To help prevent a deadly virus infecting U.S. pigs from reaching Canada, livestock truckers are being warned to steer clear of trailer washes that use recycled water.
The Manitoba Pork Council "has received new information that suggests many livestock truck washes based in the U.S. and Canada use recycled water," said Miles Beaudin, the council's quality assurance manager, in a special notice last week.
"Cleaning livestock trailers using recycled water may pose a significant biosecurity risk."
Porcine epidemic diarrhea (PED) has now infected hogs at 199 sites in 13 states. There have been no cases detected or reported in Canada.
The council, among others, has for weeks urged truckers to wash, disinfect and dry all trucks and trailers returning from the U.S. before going to a pig farm, assembly yard or pork packing or processing plant in Canada.
However, "it is important to select a truck wash that does not use recycled water," Beaudin said last week.
"Truckers should wash their truck and trailers with only fresh water, use an appropriate disinfectant and follow a sound wash process as prepared by the Canadian Swine Health Board."
Swine veterinarians, investigators with the U.S. Agriculture Department and others are focusing on the nation's livestock transportation system as they try to determine how the virus is spreading from farm to farm and state to state.
Mexico said Tuesday it has restricted live pork imports from the United States, citing the risk of the virus spreading.
Mexico's agriculture ministry, which said it would review imports on a case by case basis, added it had not detected the virus in Mexico.
Pigs imported from the U.S. prior to May 17 would be quarantined and closely observed, the Mexican ag ministry said, and it is checking all lots of pigs imported from the United States during the past three months.
PED was never seen in North America until it surfaced several weeks ago in the U.S. hog herd. Most often fatal to very young pigs, the virus causes diarrhea, vomiting and dehydration. It also sickens older hogs, though their survival rates tend to be high.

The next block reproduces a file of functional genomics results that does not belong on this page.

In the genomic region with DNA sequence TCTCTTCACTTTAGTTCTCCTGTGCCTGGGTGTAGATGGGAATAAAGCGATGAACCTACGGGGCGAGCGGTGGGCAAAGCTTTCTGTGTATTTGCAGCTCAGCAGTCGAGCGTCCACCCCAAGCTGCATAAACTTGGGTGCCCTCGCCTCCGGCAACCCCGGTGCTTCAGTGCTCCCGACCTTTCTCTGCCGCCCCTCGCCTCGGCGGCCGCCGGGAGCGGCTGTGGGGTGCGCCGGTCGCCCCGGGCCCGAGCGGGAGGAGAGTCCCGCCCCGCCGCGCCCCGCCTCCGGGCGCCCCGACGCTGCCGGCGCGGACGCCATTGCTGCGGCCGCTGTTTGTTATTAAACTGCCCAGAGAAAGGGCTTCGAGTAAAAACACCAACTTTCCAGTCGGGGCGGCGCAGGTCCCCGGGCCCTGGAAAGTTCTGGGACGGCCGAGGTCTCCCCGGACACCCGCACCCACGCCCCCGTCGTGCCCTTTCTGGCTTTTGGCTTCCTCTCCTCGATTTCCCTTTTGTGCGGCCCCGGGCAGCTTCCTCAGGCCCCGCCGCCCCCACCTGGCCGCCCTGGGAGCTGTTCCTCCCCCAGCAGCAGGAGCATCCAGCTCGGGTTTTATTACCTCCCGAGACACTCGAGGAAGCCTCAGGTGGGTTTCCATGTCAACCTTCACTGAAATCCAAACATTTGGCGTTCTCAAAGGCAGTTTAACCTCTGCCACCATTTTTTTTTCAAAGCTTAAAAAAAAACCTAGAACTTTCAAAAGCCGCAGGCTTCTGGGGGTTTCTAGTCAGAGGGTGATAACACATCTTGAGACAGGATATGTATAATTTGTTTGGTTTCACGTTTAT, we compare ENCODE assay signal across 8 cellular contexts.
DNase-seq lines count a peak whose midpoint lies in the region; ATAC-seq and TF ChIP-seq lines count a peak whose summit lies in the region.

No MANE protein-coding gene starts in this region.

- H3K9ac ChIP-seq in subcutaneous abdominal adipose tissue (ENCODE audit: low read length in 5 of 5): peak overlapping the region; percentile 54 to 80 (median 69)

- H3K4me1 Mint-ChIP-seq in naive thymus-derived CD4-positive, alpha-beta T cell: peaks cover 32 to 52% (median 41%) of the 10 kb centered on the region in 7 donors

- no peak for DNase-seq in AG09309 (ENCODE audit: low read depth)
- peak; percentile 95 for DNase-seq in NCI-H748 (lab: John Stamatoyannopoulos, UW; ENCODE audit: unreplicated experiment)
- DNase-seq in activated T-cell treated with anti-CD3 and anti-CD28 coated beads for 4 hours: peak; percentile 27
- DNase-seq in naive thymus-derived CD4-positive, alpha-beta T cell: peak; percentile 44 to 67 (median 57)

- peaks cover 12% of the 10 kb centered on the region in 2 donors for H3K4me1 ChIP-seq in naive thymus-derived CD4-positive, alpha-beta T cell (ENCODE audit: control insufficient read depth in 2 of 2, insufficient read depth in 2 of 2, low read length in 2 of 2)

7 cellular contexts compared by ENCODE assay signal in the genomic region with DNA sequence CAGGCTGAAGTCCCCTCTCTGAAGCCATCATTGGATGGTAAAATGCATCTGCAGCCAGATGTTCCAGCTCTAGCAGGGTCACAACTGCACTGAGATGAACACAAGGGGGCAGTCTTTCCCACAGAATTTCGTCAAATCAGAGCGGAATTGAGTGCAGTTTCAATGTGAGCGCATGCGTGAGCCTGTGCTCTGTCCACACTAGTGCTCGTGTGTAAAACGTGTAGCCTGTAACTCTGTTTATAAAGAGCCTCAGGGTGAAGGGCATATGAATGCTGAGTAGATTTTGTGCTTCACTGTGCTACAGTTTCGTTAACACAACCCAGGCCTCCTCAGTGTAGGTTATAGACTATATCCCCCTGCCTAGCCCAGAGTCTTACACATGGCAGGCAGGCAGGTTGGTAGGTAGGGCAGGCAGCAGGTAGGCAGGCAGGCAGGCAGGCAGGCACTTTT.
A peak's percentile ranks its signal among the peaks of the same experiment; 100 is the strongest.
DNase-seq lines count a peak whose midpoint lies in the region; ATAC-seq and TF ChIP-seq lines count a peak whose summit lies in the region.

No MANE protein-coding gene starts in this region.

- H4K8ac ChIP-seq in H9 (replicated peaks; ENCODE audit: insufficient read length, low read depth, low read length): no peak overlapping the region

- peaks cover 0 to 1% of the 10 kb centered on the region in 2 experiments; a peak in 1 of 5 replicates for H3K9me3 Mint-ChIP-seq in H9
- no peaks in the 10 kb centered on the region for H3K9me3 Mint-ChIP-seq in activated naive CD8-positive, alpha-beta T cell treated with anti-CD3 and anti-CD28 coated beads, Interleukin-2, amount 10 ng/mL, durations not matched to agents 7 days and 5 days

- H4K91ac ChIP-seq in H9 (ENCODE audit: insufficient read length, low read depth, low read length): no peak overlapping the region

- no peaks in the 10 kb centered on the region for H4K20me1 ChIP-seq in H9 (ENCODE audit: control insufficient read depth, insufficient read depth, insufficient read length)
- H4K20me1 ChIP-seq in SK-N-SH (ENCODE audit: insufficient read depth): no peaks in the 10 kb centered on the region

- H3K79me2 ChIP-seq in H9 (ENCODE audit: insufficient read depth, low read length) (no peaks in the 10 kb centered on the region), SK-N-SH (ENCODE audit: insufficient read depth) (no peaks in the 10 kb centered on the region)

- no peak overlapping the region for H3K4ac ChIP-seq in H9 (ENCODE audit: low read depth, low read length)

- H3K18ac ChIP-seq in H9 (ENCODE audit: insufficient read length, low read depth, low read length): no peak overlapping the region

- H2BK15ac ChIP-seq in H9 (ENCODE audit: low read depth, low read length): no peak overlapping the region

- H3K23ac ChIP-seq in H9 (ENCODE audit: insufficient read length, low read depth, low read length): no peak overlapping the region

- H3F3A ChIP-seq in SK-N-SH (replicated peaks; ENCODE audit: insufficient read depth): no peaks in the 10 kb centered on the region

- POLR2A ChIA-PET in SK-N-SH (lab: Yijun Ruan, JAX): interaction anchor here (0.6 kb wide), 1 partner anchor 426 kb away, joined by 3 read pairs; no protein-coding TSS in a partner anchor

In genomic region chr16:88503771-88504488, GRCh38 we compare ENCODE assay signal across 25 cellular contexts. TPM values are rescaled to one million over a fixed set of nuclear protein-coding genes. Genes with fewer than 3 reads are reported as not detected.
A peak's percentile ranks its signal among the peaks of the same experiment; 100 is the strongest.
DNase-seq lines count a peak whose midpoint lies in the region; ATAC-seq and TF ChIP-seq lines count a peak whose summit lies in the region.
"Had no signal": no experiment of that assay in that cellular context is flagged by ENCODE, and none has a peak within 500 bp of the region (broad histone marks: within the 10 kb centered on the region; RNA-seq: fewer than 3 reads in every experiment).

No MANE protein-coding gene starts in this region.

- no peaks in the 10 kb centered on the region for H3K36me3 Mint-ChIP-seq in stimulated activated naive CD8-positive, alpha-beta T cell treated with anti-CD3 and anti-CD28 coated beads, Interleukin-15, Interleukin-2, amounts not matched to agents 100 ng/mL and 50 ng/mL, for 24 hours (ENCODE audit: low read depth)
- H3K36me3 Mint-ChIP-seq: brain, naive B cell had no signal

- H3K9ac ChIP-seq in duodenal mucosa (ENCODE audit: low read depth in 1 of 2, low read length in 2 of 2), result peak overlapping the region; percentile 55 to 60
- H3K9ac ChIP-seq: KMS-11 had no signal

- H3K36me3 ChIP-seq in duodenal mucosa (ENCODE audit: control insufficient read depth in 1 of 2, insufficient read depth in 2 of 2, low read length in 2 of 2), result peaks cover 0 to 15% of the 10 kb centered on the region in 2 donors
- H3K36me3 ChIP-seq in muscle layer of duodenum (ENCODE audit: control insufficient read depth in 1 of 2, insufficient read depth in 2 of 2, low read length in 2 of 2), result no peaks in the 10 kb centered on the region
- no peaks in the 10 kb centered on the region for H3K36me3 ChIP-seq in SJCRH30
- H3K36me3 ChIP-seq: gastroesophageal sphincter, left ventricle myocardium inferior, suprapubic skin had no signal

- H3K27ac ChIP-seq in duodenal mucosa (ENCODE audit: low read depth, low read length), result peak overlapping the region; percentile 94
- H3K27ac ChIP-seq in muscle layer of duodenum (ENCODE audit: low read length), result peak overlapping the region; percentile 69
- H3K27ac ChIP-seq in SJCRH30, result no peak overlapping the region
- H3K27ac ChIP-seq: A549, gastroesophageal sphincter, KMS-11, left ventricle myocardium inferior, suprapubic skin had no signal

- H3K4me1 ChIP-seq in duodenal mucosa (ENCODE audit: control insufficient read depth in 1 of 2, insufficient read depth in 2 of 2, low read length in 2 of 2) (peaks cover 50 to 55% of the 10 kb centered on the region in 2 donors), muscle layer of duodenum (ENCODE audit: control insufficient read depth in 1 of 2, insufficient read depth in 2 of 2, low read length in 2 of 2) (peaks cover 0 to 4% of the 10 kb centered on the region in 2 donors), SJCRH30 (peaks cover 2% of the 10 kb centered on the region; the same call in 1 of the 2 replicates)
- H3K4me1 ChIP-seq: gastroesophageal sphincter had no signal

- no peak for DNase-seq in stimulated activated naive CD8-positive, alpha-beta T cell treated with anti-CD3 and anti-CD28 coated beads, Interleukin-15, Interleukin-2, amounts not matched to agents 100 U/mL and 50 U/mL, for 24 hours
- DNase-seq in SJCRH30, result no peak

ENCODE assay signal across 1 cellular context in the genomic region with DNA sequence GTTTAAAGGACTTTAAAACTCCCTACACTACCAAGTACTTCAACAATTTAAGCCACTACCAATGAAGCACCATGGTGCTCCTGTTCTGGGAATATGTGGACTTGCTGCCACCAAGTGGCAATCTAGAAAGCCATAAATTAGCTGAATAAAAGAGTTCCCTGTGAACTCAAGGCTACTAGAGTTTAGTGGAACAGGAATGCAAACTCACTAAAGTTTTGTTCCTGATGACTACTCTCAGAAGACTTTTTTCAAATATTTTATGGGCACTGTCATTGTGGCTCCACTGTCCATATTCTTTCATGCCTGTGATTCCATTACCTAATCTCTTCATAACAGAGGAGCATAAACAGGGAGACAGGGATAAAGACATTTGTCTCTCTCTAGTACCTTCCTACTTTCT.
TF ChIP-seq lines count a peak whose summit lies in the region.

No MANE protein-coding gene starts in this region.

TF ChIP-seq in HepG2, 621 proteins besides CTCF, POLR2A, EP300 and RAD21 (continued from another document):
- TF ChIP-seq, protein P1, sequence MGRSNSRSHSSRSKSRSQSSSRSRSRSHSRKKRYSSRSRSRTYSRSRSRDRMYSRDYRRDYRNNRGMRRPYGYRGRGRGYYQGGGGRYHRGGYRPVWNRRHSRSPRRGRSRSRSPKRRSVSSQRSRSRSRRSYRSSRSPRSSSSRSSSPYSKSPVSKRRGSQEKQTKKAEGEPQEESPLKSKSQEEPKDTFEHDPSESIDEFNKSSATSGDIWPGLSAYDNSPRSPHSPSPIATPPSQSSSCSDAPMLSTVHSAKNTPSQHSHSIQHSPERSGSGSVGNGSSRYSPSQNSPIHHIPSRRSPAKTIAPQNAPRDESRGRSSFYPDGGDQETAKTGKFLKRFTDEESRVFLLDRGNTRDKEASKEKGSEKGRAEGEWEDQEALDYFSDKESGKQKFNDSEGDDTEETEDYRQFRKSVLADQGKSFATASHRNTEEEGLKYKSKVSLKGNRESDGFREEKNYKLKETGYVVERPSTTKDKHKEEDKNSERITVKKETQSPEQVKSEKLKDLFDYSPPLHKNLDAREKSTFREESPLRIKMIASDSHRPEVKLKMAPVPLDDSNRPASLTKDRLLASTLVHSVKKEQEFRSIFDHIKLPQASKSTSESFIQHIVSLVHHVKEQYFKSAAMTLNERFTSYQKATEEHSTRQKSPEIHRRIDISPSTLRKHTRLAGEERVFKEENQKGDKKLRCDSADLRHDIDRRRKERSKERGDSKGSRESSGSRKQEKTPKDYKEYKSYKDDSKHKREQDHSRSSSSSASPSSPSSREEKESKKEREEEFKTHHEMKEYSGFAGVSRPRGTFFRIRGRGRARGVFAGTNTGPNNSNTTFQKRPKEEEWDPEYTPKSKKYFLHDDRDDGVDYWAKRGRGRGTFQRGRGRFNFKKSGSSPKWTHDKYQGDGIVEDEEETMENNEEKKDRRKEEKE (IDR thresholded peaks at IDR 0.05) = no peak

Iowa, the largest U.S. hog producer, has the most sites testing positive for PED at 102 as of June 10. The state raises 30 million hogs each year on average, according to the Iowa Pork Producers Association.
Researchers at veterinarian diagnostic labs, testing samples as part of a broad investigation into the outbreak, have seen a substantial increase in positive cases since early June, when data on the PED outbreak showed it at some 103 sites nationwide.
The data was compiled and released last week by Iowa State University, University of Minnesota, Kansas State University and South Dakota State University.
The virus does not pose a health risk to humans or other animals and the meat from PED-infected pigs is safe for people to eat, according to federal officials and livestock economists.
But the virus is proving harder to control than previously believed. In addition to Iowa, Oklahoma has 38 positive sites, Minnesota has 19 and Indiana has 10, according to the data.
PED has also been diagnosed in Arkansas, Colorado, Kansas, Illinois, Michigan, Minnesota, Missouri, Ohio, Pennsylvania and South Dakota.
PEDV is spread most commonly by pigs ingesting contaminated feces. Investigators are studying physical transmission, such as truck trailers marred with contaminated feces, or a person wearing dirty boots or with dirty nails.
Mortality among very young pigs infected with PED on U.S. farms is commonly 50 per cent, and can be as high at 100 per cent, say veterinarians and scientists who are studying the outbreak.
The strain of the PED virus seen in the U.S. is 99.4 per cent similar in genetic structure to the strain that hit China's herds last year, according to the U.S. researchers.
After PED was first diagnosed in China in 2010, it overran southern China and killed more than a million piglets, according to the Centers for Disease Control and Prevention's Emerging Infectious Diseases Journal.
No direct connection has been found between the U.S. outbreak and previously identified outbreaks in Asia and Europe, scientists and researchers said. -- Staff/Reuters